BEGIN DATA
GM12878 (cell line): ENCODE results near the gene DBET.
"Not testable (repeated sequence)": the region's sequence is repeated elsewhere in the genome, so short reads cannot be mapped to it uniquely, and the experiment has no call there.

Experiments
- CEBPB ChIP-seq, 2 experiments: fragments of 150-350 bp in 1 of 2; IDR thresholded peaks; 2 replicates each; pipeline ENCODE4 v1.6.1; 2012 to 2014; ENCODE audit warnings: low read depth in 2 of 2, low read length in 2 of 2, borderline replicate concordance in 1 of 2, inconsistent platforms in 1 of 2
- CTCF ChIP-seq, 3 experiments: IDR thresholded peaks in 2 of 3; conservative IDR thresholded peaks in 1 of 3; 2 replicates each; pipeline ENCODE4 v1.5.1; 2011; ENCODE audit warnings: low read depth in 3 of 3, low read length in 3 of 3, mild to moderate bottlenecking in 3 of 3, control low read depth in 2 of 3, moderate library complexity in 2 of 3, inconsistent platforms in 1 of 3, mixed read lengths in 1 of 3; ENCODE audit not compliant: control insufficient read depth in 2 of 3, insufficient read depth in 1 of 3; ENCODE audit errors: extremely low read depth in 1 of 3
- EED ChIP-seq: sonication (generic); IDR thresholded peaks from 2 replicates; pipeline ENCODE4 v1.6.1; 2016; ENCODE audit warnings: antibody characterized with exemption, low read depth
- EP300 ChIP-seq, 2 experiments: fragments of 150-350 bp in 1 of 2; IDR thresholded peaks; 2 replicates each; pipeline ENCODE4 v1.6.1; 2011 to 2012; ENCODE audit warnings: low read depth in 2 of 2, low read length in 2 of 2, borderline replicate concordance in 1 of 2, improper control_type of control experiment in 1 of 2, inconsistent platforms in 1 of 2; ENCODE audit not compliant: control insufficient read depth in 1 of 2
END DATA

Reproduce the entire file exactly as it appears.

GM12878 (cell line): ENCODE results near the gene DBET.
"Not testable (repeated sequence)": the region's sequence is repeated elsewhere in the genome, so short reads cannot be mapped to it uniquely, and the experiment has no call there.

Experiments
- CEBPB ChIP-seq, 2 experiments: fragments of 150-350 bp in 1 of 2; IDR thresholded peaks; 2 replicates each; pipeline ENCODE4 v1.6.1; 2012 to 2014; ENCODE audit warnings: low read depth in 2 of 2, low read length in 2 of 2, borderline replicate concordance in 1 of 2, inconsistent platforms in 1 of 2
- CTCF ChIP-seq, 3 experiments: IDR thresholded peaks in 2 of 3; conservative IDR thresholded peaks in 1 of 3; 2 replicates each; pipeline ENCODE4 v1.5.1; 2011; ENCODE audit warnings: low read depth in 3 of 3, low read length in 3 of 3, mild to moderate bottlenecking in 3 of 3, control low read depth in 2 of 3, moderate library complexity in 2 of 3, inconsistent platforms in 1 of 3, mixed read lengths in 1 of 3; ENCODE audit not compliant: control insufficient read depth in 2 of 3, insufficient read depth in 1 of 3; ENCODE audit errors: extremely low read depth in 1 of 3
- EED ChIP-seq: sonication (generic); IDR thresholded peaks from 2 replicates; pipeline ENCODE4 v1.6.1; 2016; ENCODE audit warnings: antibody characterized with exemption, low read depth
- EP300 ChIP-seq, 2 experiments: fragments of 150-350 bp in 1 of 2; IDR thresholded peaks; 2 replicates each; pipeline ENCODE4 v1.6.1; 2011 to 2012; ENCODE audit warnings: low read depth in 2 of 2, low read length in 2 of 2, borderline replicate concordance in 1 of 2, improper control_type of control experiment in 1 of 2, inconsistent platforms in 1 of 2; ENCODE audit not compliant: control insufficient read depth in 1 of 2